“Why won’t the scholars assigned to edit the Dead Sea Scrolls allow anyone to see photographs of the unpublished manuscripts?”
That is the question that almost immediately arises in any discussion of the Dead Sea Scroll scandal.
We have no good answer. Indeed, we don’t think there is one.
Our usual answer is, “You really ought to ask the scroll editors.”
We recently received a letter from Professor Burton Caine, of Temple University Law School, suggesting we invite chief scroll editor John Strugnell to give his views. We promptly took up the suggestion and issued the invitation to Strugnell on April 2, 1990. To date, no reply.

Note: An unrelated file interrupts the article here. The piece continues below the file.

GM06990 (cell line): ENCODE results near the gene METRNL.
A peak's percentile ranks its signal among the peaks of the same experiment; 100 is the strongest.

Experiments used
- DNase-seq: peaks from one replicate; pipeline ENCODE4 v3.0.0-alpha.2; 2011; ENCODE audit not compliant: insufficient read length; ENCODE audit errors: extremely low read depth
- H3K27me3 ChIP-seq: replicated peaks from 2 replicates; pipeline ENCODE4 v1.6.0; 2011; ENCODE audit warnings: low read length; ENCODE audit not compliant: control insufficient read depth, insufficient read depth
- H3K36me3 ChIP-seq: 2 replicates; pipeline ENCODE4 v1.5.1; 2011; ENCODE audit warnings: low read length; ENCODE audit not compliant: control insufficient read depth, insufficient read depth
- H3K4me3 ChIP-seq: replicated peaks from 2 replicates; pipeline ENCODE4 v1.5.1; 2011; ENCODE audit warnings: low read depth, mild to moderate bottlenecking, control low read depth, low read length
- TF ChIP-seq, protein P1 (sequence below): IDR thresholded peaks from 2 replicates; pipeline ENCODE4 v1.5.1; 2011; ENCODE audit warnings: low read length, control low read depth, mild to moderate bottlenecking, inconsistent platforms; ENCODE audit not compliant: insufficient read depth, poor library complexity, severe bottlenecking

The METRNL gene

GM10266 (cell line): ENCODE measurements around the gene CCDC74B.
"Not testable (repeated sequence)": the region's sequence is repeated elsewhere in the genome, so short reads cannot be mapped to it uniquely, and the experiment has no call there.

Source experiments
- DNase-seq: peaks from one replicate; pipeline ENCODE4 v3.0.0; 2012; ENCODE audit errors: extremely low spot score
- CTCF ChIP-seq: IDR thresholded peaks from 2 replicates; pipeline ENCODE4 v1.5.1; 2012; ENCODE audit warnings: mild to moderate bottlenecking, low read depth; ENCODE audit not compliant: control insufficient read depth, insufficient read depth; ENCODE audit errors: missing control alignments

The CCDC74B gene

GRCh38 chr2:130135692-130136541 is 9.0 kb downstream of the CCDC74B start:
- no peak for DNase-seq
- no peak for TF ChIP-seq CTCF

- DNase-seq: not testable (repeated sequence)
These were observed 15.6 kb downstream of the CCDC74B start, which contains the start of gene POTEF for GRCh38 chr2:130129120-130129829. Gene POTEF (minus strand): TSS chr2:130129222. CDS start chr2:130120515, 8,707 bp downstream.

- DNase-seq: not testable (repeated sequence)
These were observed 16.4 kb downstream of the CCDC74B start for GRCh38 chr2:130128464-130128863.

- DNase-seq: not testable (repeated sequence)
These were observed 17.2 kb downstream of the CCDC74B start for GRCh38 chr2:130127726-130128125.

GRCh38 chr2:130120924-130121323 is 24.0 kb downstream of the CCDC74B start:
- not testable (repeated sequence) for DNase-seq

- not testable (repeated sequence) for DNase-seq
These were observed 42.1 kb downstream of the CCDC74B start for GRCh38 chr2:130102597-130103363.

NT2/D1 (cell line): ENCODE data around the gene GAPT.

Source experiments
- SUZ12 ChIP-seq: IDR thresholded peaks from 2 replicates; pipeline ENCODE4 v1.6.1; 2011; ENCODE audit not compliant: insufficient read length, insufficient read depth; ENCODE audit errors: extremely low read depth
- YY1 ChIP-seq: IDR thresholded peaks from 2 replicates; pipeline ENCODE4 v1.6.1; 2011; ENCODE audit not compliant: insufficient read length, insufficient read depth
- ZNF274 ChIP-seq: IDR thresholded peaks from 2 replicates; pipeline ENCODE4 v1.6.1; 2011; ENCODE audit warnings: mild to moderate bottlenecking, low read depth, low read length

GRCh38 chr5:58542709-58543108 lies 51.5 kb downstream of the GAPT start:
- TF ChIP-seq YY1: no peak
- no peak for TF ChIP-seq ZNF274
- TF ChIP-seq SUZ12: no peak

Most people’s first thought is that the unpublished texts must contain a theological bombshell that someone—the scholars, a government, a religion—is trying to suppress. This is surely not the case.
What then is the reason?
The scroll editors will never admit it, but the reason is simply the craving for power and control that motivates all monopolists—that and the fear of competition.
During the past year, articles and interviews have appeared in hundreds of publications and on radio and television shows all over the world decrying the failure to release the unpublished texts. Many of the articles and interviews include statements from the recalcitrant scholars. We have culled thesestatements in an effort to understand what lies behind the intransigence of the scroll editors.